Did a handful of wealthy conservative interests set out to undermine California unions with a statewide ballot measure only to see it backfire?
Fifty-six percent of voters in Tuesday's election rejected Proposition 32, which would have banned payroll-deducted money (essentially union dues) from state and local politicking. Unions brought Democratic voters out in force to oppose it.
In the process, Democratic Gov. Jerry Brown's Proposition 30 tax measure won over 54 percent of the electorate. Coincidence?
The two measures' political symbiosis started last year when the governor signed a bill that moved all unscheduled 2012 propositions to November's ballot.
The law aimed to undercut anticipated GOP support for Proposition 32 on a June ballot, when proportionally more Republicans would turn out for the primaries. In blue California, Democrats turn out heavily in a general election for U.S. president.
Republican activists, including Charles Munger Jr., Jerry Perrenchio and some murky super PACs, gave a good chunk of the millions that supported the paycheck measure and opposed the tax increase.
"But they mistook gross firepower for effectiveness," said Democratic strategist Darry Sragow, who didn't work on either measure. At a certain point, the TV ads, the mailers and the robocalls that are business's political stock-in-trade are just noise.
Even worse for conservatives, Proposition 32 had spooked the unions. They worried the proposal would kneecap their political influence. So labor cranked up its fundraising machinery and contributed at least $66 million to defeat the paycheck measure and at least $22 million to support Brown's proposal.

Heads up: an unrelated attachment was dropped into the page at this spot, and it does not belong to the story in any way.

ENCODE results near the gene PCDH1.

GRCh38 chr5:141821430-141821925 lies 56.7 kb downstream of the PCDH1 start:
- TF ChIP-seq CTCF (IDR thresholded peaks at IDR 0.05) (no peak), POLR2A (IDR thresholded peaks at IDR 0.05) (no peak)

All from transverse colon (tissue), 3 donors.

The not-so-secret ingredient to organized labor's double win was that it spent money and organized to exert influence. Businesses, which are by nature competitive and not cooperative, don't organize as well.
Mike Genest, former GOP Gov. Arnold Schwarzenegger's finance director, put it like this: "I respect unions as a democratic coalition the same way villagers respected Attila the Hun."
Proposition 32 sparked "an unprecedented ground game," California Labor Federation spokesman Steve Smith said in a Wednesday email statement, with 40,000 union volunteers making more than 3.7 million contacts and distributing 5.1 million fliers.
That primed a wave of voters against 32 and for the tax hike. Smith called it "the Prop. 32 effect."
So what if 32 hadn't been on the ballot? Unions wouldn't have been as galvanized. Munger and others might not have given as generously to a hum-drum tax fight.
"Prop. 32 wasn't a mistake," said conservative blogger Jon Fleischman, predicting another measure will surface eventually in an effort to curb liberal influence on elections.
But this time around, it sure looks like Proposition 32 helped Proposition 30 succeed.